Teo Bishop has a new blog post titled “I Felt Ashamed At Pagan Pride.” He went to the Denver Pagan Pride celebration in a large downtown park. The main ritual was Wiccanish and as such it included a circle casting – which had the effect of excluding the public. Go read the essay and at least skim through the comments: it’s attracted responses from some pretty knowledgeable Pagans, including Phaedra Bonewits, Thorn Coyle, Alison Lilly and Themon the Bard.
At some point I want to talk about circle casting: why we do it, when it needs to be done and when it doesn’t. But that needs to be a post all its own.
As for this ritual, I wasn’t there, I didn’t see it, and I don’t know the people who led it. But I’ve been to plenty of large public rituals and to be painfully honest, most of them haven’t been very good. What happens is that people who are used to planning rituals for groups of 10 or 20 people of the same tradition try to do the same things with a group of 80 or 100 people of differing traditions. And it doesn’t work.
I gave this example in a previous post on avoiding common ritual errors.
I once attended a public ritual with about 80 people in attendance. The leader smudged everyone before they entered the circle, then later walked around the circle personally handing a charged object to every participant. I’m sure this was a ritual the leader had done before in an intimate gathering, but in this setting the result was that people spent a lot of time standing around with nothing to do.
When you begin planning any ritual of any size, the first question is “what do you want to accomplish?” In a private ritual or an open ritual in a private setting, a frequent goal is to strengthen the bonds between members of the “in-group.” This is a valid goal – it can be argued that it is the only goal of tribal religions. But in a public setting, the goal needs to change – there are non-members who need to be considered. The heart of Teo’s complaint is “we created an out there by casting this circle. We closed them off from us, shut them out.” While I don’t know any of the people involved, I can’t imagine that was their intention – but it was what they did.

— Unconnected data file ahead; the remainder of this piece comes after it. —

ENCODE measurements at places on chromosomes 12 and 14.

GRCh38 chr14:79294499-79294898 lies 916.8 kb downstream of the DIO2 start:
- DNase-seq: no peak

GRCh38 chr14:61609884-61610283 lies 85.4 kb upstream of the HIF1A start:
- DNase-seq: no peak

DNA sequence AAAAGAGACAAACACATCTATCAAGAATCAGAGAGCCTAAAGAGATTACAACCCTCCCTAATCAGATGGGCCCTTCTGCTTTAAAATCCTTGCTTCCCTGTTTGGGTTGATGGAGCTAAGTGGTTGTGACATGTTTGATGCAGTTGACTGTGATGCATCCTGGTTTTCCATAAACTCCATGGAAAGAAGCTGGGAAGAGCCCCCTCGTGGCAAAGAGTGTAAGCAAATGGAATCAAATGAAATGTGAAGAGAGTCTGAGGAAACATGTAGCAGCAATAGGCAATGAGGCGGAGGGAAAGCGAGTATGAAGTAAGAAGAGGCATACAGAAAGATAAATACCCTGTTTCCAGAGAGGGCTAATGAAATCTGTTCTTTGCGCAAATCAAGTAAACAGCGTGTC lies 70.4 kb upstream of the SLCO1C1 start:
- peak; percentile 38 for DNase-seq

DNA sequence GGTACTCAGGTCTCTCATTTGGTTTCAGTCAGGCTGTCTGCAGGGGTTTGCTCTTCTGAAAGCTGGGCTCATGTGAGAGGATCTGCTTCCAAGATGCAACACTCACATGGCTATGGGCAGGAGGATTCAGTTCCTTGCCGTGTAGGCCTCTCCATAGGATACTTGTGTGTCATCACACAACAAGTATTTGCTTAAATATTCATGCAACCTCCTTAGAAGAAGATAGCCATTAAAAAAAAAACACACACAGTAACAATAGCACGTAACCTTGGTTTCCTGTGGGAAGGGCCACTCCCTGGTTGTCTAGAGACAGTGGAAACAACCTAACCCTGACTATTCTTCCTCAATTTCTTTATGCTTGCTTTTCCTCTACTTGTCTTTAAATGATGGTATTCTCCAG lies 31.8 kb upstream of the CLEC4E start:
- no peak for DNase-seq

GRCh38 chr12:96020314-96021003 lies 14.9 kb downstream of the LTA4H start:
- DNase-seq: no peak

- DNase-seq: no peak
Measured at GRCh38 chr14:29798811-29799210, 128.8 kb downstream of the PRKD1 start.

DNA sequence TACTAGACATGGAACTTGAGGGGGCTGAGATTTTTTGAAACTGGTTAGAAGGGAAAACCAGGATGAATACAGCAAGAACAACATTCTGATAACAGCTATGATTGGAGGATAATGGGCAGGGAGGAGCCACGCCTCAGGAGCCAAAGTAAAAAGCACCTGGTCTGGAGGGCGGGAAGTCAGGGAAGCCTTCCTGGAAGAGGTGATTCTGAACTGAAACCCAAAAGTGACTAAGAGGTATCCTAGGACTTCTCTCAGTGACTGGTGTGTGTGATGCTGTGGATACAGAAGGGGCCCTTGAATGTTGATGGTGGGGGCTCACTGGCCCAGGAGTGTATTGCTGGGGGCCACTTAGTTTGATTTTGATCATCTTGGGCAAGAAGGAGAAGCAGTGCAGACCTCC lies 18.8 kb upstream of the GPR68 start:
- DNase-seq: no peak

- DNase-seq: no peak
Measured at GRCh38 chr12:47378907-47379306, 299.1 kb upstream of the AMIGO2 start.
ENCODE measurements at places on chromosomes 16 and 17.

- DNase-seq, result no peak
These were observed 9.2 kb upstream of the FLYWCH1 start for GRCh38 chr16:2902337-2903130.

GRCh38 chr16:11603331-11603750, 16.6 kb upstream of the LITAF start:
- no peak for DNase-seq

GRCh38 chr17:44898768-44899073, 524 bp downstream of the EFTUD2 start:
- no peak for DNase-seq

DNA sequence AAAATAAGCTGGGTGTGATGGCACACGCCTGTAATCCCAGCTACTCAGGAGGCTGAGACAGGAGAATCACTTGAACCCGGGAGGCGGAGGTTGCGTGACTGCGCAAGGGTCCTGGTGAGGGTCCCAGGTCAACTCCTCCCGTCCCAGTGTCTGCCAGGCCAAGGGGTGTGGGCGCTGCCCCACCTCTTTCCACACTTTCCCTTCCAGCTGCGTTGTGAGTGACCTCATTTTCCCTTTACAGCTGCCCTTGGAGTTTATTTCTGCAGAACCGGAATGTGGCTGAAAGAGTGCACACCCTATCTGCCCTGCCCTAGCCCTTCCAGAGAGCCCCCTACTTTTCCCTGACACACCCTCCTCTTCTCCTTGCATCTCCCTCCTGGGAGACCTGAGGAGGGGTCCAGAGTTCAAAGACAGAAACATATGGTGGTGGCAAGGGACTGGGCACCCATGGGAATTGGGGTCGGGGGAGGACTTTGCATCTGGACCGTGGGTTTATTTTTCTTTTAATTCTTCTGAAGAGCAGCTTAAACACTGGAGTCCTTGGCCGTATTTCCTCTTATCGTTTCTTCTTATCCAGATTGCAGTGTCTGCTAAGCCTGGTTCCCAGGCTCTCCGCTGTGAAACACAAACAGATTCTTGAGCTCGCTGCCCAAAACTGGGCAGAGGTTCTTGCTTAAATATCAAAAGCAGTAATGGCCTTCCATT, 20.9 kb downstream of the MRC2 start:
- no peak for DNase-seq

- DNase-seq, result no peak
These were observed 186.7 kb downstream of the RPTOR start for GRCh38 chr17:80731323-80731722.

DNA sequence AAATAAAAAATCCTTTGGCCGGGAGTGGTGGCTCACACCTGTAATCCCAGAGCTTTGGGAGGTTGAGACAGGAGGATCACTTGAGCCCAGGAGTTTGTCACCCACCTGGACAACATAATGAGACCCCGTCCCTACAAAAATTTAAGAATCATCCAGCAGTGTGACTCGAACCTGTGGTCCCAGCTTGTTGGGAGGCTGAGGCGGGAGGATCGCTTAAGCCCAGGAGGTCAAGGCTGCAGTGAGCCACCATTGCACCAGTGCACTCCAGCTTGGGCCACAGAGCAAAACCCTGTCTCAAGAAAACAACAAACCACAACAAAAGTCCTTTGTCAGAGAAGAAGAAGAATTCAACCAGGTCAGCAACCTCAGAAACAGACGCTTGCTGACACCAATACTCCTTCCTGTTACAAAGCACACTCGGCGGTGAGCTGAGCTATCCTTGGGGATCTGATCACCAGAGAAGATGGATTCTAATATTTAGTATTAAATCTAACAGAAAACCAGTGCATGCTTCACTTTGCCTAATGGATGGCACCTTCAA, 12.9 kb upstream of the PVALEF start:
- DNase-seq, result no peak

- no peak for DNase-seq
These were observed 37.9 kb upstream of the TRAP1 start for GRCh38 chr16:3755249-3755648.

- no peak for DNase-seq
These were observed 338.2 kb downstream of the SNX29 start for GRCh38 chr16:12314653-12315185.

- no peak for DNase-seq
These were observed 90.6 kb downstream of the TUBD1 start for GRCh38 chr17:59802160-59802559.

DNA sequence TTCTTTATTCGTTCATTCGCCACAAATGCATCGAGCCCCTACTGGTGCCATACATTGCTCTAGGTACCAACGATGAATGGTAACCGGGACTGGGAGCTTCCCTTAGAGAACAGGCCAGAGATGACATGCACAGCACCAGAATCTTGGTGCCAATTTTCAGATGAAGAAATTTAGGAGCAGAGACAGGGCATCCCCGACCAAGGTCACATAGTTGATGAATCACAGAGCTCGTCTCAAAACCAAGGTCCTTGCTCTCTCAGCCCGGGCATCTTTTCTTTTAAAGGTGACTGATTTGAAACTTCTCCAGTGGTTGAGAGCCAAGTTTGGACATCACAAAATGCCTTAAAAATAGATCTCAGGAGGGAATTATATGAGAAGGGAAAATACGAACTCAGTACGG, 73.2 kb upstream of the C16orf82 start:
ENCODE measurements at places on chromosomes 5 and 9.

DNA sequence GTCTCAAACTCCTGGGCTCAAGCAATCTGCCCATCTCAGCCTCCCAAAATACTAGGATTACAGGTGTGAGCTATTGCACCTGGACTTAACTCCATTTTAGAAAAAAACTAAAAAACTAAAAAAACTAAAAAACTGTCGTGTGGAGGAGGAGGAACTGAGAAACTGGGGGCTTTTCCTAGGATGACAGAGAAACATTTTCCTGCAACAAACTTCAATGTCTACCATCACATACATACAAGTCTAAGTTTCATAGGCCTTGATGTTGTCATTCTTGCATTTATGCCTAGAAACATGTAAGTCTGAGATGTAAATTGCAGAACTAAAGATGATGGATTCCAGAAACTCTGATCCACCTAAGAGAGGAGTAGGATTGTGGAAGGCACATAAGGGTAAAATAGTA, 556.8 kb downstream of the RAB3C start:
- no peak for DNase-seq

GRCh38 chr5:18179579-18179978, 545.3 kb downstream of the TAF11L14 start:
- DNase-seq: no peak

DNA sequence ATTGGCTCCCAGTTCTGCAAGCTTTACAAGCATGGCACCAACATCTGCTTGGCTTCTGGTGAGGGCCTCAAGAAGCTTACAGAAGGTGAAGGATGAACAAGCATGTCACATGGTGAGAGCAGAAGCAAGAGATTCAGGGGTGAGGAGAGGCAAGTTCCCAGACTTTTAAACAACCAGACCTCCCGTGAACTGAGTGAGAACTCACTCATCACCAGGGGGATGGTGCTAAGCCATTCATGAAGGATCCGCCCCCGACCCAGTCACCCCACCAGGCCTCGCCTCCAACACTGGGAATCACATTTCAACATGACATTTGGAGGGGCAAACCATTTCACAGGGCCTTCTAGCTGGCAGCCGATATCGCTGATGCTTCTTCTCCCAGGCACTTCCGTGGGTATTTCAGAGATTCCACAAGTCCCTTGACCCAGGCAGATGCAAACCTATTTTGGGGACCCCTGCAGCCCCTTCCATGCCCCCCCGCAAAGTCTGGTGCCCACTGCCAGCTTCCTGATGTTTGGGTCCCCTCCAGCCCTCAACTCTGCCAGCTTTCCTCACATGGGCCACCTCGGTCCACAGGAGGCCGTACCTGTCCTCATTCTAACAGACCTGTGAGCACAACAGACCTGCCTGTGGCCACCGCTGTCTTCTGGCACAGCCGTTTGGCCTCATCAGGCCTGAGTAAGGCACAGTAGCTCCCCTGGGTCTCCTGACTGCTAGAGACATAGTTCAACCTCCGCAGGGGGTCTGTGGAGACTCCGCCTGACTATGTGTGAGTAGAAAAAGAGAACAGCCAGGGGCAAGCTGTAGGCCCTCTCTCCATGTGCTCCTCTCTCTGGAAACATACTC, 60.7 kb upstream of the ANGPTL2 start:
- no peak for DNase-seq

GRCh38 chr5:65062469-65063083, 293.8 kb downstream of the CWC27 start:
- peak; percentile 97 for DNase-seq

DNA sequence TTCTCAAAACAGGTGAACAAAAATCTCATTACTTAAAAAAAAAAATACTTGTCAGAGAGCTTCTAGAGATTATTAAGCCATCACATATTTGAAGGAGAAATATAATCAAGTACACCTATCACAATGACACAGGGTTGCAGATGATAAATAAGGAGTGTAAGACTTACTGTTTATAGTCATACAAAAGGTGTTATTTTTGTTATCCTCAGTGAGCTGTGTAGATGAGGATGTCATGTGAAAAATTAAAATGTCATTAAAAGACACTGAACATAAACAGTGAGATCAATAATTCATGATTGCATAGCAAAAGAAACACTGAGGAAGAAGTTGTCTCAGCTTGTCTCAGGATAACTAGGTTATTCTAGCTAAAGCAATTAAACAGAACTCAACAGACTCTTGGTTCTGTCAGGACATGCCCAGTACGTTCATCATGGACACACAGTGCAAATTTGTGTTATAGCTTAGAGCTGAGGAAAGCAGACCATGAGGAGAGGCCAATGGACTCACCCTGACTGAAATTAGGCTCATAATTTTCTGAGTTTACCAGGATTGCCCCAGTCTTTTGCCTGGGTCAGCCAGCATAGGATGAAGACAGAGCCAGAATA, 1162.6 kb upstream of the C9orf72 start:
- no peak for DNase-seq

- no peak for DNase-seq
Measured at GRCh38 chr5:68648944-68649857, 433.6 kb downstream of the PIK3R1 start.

|Denton CUUPS Egyptian Summer Solstice 2009|
For a public ritual in a public park, a good goal might be to honor the Earth or to raise environmental awareness. It might be to worship one or more of the old gods or goddesses or simply to celebrate the current season. Any of those – if done well – could be meaningful for the in-group while still being accessible to the general public.
A key to any successful ritual is a common understanding of the liturgy. In most groups the regulars already understand the liturgy. Give newcomers a short briefing and they can pick up what they need to know, particularly if they have some knowledge of the tradition. But in a public setting, you’re likely to have an assembly of Wiccans and Druids and Hellenics, various eclectic and solitary practitioners, and passers-by who know nothing about Paganism.
This means things need to be kept simple – this isn’t a time to do something deep and mystical. You can do some pre-ritual explanation, but it’s best if your ritual makes use of commonly understood symbols and practices. Singing, dancing, making offerings – these things can easily be understood by anyone. The larger the gathering, the harder it is to be participative, so the greater the need to think about what you’re doing and how to keep people engaged.
Large rituals have their own set of logistics issues. Wiccan ceremony was designed to be done around a 9-foot circle. Do it around a 90-foot circle and you have to worry about whether or not everyone can hear and see what’s going on (hint – do two or three smaller, concentric circles or semicircles. Or forget the whole circle idea and put people in rows).
I love guided meditations, but they’re very hard to do in a large outdoor setting. Do you want to serve a Simple Feast? Fine – but if you’ve got 100 people in the circle, it may take 15 minutes to serve everyone (hint – use four sets of servers, one set for each quarter). There are many other logistical considerations, depending on the size and setting. Make sure you’re aware of them and plan for them.
|Denton CUUPS Egyptian Summer Solstice 2009|
The largest ritual I helped plan was the 2009 Egyptian Summer Solstice at White Rock Lake. We had about 140 people there. It worked well because it was very visual – you’re not used to seeing a bunch of people in white tunics and head dresses in Dallas’ most popular public park! We had a procession, a choir, and a play with a staged fight – it was easy to follow along. The priests and players had strong speaking voices – projection wasn’t a problem.
It wasn’t very participative, but it didn’t have to be – Egyptian temple rituals weren’t participative affairs. The public left understanding that yes, people really do still worship Osiris, Isis and Horus, and with a few images and ideas about them.
If you’re going to be doing public rituals of any kind, I highly recommend Isaac Bonewits’ Neopagan Rites: A Guide to Creating Public Rituals that Work. Isaac was one of the best ritualists I’ve come across and this book is a distillation of his wide experience. As I’ve gotten more experienced with ritual myself, I occasionally (not often, but occasionally) find myself disagreeing with Isaac’s theories or his priorities. I’ve yet to find one of his techniques that didn’t work. Read this book and refer to it often, particularly if you’re planning a size or type of ritual you haven’t done before.
I feel bad for the organizers of the Denver Pagan Pride ritual – I’d hate to have one of my rituals dissected on the internet. But good intentions only go so far. To borrow one of Isaac’s phrases, “enthusiasm is no substitute for competence.”
Large public rituals are no more difficult than small private rituals, but they are very different animals. Plan accordingly.